If you have a win percentage of 80, you’ll get matched with teammates who have low win percentages to balance that out. Whereas your opponents may all have a regular 50% win percentage, your team may consist of you, and four players with a 30% win percentage. Due to your outlier figure, the average of the two teams will still add up.
This version of the loser queue is plausible and based on data. It assumes that the matchmaking system is based on win percentage, though, which has never been confirmed.
The second loser queue myth is much more troublesome, and the more popular theory of the two. It claims that when you lose games, you’ll be paired with teammates that are also on a losing streak. Why? According to the stats and figures, this keeps players engaged. Players on a losing streak tend to play more, and that looks good to investors.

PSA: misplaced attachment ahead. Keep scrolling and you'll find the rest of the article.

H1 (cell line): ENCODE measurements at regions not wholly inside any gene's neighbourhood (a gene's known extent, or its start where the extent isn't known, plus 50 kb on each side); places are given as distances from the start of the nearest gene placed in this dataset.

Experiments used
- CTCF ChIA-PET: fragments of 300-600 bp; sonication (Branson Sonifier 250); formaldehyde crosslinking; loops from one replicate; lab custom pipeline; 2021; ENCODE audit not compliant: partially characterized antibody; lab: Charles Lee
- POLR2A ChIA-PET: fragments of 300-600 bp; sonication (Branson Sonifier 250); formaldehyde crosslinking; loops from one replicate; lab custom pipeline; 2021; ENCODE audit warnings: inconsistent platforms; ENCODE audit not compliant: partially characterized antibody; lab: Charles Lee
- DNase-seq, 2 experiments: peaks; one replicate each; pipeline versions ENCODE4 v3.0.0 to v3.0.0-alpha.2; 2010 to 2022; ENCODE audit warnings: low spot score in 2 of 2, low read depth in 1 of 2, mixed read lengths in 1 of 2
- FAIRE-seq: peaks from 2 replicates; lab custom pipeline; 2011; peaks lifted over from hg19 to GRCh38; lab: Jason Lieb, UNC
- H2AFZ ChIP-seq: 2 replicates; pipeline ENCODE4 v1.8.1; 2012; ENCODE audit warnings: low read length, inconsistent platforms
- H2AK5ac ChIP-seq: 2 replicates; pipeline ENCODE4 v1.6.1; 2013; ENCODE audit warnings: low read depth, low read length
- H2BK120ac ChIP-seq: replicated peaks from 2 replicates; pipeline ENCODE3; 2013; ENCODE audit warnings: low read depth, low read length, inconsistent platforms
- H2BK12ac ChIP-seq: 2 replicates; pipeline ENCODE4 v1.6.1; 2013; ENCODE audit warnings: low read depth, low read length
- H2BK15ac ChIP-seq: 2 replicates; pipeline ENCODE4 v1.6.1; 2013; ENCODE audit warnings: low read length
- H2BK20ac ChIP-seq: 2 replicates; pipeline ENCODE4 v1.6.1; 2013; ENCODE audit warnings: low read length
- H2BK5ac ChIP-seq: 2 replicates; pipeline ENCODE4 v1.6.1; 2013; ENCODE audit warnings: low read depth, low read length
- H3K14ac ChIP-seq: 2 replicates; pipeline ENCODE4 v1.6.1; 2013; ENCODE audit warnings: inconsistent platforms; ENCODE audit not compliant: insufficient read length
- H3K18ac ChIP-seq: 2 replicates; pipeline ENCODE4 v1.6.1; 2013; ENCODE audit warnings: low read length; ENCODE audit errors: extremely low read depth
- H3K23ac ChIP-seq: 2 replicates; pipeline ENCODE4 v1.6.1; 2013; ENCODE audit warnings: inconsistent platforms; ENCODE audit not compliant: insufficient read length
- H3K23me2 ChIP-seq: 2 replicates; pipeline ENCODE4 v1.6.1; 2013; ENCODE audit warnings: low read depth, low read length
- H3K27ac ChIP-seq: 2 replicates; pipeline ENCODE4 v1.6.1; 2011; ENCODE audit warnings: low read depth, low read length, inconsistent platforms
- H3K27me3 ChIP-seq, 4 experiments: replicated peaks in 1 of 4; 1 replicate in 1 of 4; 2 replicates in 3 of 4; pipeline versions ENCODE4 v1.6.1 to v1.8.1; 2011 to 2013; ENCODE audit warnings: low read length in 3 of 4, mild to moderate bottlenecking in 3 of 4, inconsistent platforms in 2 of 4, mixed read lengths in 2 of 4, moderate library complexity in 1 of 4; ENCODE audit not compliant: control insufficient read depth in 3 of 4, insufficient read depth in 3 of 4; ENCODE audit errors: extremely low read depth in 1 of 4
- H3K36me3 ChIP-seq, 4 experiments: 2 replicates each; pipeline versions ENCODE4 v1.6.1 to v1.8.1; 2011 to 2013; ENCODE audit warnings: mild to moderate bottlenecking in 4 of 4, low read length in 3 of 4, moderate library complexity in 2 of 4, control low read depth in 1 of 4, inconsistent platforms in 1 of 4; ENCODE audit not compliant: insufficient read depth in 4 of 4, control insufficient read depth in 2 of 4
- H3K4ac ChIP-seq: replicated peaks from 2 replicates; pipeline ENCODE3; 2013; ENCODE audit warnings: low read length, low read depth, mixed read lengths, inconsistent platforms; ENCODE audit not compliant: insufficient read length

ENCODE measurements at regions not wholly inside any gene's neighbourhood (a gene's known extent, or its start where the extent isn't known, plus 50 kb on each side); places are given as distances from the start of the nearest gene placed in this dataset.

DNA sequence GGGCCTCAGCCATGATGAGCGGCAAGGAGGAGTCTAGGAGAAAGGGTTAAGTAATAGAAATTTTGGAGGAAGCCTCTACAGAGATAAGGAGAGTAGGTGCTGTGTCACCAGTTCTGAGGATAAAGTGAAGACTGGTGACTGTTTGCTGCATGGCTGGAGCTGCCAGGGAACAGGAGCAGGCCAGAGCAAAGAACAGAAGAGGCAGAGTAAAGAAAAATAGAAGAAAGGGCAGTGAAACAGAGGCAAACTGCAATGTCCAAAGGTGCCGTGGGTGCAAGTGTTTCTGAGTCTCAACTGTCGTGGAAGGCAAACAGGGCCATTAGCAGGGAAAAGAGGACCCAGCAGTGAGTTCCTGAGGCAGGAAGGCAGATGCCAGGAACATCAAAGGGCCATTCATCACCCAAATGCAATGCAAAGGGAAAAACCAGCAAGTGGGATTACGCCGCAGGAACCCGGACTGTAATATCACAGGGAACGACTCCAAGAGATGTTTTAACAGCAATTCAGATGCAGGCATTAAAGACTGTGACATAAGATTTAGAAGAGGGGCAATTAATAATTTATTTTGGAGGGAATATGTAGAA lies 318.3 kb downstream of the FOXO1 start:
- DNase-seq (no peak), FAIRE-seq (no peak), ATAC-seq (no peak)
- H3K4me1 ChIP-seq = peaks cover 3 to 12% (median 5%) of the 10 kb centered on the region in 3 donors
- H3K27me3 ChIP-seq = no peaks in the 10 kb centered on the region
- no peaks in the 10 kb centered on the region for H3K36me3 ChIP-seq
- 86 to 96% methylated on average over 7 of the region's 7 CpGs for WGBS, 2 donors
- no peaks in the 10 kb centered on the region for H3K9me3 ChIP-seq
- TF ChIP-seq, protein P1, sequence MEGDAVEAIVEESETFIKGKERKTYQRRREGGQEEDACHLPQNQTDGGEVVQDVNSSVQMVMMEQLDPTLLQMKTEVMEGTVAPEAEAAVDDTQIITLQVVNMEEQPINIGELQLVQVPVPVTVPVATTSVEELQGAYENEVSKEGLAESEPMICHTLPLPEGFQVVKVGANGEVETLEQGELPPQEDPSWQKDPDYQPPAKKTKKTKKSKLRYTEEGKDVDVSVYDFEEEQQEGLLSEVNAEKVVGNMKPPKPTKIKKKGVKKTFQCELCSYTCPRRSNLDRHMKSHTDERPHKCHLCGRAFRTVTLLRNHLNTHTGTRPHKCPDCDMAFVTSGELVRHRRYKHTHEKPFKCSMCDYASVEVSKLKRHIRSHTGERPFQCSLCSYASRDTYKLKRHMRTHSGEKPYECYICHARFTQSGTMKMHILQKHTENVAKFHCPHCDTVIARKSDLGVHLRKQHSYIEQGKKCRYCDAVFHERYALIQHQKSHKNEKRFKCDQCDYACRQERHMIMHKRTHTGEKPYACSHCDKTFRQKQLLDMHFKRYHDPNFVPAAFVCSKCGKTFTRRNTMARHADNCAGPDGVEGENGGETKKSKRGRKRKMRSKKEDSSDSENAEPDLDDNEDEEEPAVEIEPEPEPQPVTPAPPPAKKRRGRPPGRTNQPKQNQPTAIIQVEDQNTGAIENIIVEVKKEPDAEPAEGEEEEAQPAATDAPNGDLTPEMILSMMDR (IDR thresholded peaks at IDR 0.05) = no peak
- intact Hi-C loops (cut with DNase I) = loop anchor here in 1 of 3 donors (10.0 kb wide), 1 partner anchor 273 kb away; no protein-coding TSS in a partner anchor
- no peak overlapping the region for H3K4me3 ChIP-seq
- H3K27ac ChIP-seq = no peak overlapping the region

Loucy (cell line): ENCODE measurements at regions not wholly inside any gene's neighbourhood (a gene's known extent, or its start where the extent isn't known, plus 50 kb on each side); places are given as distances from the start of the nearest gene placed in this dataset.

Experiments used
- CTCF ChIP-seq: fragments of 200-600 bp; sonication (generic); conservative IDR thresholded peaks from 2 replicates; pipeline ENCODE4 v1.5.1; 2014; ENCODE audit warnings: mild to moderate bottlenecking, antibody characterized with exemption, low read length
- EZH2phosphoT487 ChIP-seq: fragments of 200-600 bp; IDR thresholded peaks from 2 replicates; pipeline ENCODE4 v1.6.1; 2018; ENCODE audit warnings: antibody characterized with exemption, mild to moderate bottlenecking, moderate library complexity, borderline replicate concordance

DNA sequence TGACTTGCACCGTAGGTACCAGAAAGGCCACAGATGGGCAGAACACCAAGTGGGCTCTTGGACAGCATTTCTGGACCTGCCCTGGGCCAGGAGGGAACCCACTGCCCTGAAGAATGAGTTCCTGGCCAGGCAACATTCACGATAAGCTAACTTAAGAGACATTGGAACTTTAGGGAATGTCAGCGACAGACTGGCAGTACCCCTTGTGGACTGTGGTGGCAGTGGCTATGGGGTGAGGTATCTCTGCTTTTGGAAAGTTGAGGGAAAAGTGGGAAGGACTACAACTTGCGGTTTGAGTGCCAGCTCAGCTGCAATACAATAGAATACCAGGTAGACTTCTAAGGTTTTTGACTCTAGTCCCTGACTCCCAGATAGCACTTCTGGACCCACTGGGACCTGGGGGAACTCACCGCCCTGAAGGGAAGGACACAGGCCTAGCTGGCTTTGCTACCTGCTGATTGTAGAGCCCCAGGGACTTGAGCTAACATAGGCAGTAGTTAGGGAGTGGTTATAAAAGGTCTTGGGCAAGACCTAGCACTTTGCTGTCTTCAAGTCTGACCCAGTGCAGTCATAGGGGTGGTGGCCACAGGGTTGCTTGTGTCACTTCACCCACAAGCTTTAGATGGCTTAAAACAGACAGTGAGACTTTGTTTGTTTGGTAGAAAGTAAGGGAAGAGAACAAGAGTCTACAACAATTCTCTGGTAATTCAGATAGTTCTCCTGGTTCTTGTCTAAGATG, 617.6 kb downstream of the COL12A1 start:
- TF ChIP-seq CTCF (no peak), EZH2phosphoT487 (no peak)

Does the Loser Queue Exist?
There are a few bits of circumstantial evidence backing up the existence of a loser queue. First, Riot does have a patent on its matchmaking systems, so we know there’s some substantial and unique code in there. What’s more, this type of matchmaking has been employed by developers in the past – Call of Duty is notorious for it.
There are countless community reports of players finding out that they’re in a loser queue by asking their teammates about their records, too.
That being said, Riot has constantly denied the existence of a losers queue, and there’s nothing but community speculation backing up the idea that it’s real. So, does it exist? Officially, no, but you can make up your own mind.